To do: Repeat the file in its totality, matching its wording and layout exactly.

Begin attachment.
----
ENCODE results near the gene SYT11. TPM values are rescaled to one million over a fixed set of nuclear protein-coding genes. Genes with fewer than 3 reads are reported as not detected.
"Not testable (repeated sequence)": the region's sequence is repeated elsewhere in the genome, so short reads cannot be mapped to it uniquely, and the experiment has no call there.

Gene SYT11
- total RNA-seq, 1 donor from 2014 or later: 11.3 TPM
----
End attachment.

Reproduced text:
ENCODE results near the gene SYT11. TPM values are rescaled to one million over a fixed set of nuclear protein-coding genes. Genes with fewer than 3 reads are reported as not detected.
"Not testable (repeated sequence)": the region's sequence is repeated elsewhere in the genome, so short reads cannot be mapped to it uniquely, and the experiment has no call there.

Gene SYT11
- total RNA-seq, 1 donor from 2014 or later: 11.3 TPM